Amy Wright
I don't think Sanford Meisner is the kind of guy I'd want to have dinner with. He seems extremely blunt and forthright. However, in acting, those are the kind of qualities you want in a teacher or director, so I think he would be the kind of guy I'd want to learn from.

I found this book extremely interesting. The whole idea of emotional truth and the exercises involving this were very useful. I was also fascinated by the way his class gave him their full attention and hung onto his word like it
This book is a peek into one of Meisner's classes, rather than an instructional book of the exercises he designed. There are vignettes of actors performing the exercises in class, the feedback given by Meisner, and the "Aha!" moments of what the actors learned from the exercises.

I really love the Meisner technique, I feel it is the best technique for learning how to be present with your partner and be open to spontaneous reactions based on how your partner is being with you (tone of voice, body
Really interesting book that gets more useful as it goes on, and provides a great starting point for understanding what acting entails--hard, specific work! The casual sexism and gender/sex stereotyping of the teacher/writer is almost bizarre with how bare it is, even though this stereotyping is still the norm today.
This book is a condensed transcription of an 18-week acting course led by Sanford Meisner. My knowledge of various modes of acting technique is rather low, and this was on one of my potential summer programs' reading lists.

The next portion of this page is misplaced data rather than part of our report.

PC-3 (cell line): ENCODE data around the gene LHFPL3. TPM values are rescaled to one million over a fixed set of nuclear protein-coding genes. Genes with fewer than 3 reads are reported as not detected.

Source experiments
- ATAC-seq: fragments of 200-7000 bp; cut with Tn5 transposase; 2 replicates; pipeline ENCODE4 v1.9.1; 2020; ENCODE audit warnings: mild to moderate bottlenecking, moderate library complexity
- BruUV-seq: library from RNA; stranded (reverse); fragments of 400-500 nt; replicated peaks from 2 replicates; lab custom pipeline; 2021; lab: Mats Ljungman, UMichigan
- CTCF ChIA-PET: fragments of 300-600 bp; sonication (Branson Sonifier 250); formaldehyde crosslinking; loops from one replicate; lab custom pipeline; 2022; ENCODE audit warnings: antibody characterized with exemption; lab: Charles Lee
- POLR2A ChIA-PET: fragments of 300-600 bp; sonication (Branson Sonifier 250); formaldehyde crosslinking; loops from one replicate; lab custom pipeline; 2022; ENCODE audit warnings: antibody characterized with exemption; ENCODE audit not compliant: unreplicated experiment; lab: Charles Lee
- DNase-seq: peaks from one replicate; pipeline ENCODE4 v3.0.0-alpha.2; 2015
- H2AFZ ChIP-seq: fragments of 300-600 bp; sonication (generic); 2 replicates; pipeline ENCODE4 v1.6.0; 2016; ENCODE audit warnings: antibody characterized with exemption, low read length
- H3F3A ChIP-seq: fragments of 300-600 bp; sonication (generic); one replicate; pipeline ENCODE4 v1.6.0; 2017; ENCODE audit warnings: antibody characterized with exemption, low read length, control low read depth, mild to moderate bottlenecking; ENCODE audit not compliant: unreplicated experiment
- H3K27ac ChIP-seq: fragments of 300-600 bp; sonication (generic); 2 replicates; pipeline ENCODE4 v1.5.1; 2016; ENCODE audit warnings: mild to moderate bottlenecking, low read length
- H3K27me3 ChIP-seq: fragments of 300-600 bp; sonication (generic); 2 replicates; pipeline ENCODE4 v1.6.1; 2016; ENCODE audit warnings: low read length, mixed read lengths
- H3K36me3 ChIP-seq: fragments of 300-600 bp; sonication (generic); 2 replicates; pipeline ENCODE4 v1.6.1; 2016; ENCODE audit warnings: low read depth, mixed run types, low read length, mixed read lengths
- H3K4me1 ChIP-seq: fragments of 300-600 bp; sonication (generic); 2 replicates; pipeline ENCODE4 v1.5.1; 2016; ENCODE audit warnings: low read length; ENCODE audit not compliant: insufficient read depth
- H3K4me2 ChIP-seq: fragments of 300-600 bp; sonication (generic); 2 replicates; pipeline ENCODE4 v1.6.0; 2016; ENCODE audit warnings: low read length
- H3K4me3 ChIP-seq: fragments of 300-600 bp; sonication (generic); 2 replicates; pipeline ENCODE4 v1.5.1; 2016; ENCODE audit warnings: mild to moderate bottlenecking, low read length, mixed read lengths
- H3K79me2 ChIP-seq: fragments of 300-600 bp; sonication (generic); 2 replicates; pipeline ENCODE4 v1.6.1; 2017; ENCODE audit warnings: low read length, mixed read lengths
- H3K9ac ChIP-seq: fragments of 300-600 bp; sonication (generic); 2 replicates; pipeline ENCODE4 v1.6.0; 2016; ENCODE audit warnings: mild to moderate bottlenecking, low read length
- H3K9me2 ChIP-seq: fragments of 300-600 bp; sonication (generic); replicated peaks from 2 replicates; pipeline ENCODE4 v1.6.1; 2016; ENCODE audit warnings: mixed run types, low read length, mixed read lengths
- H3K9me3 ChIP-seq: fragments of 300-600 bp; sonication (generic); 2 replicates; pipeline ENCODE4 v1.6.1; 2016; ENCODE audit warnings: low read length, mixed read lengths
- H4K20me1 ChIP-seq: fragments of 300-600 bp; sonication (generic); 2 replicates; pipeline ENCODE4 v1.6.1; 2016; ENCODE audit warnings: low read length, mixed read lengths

It was a useful read, although Meisner comes off mildly chauvanistic (product of his environment, I suppose). I felt for the students' confusion and frustration at various points. I didn't get as much out of reading this as I'd hoped, but I sense that its lessons will sit deep
Tyrone Burton
A wonderful book for those that wish to peruse acting and rather easy to understand. This is my first time getting into the book realm and I chose this in order to arm myself with as much knowledge on acting before starting my actual studies. Mr. Meisner really is a hidden gem.
The one thing this book does more than anything else is to display what a great teacher Sanford Meisner was. I took some Meisner classes and while the technique is unique it falls short in the hands of just any 'teacher' - the book makes that much obvious. For the layman I think it also displays the weirdness of the art of acting. That is using you emotions to create more triggering your own pain for your own art. Many art forms do this in a more passive sense, but in acting the medium is yourse ...more
A must read for anyone in the theatre.
Mar 31, 2008 Jason rated it 3 of 5 stars
Recommends it for: all actors
Recommended to Jason by: Sandra K. Horner
Shelves: acting, non-fiction
It's a pretty quick read, and with the prominence of Meisner in the acting community it is a must read for all actors. As a stand alone book, it's not particularly helpful for an actor looking to improve his skills. The general concepts, however, are supremely important. The wise actor will find an experienced and supportive acting instructor teaching Meisner and experience the concepts first hand.

Despite its necessity for actors, I rate it 3 stars because it's not a particularly enjoyable readi
Patrick Fisackerly
While I love the Meisner technique and find it fascinating, this book in text form only scratches the surface of the man's genius. It's essentially transcriptions from a year of his class, which is fine, but the Meisner method is something you really need to experience to understand. Perhaps this would have worked better as a filmed documentary or even a radio doc, but on paper it's just...okay. The method is amazing, but it doesn't translate that well to words alone.
Nathaniel Kelley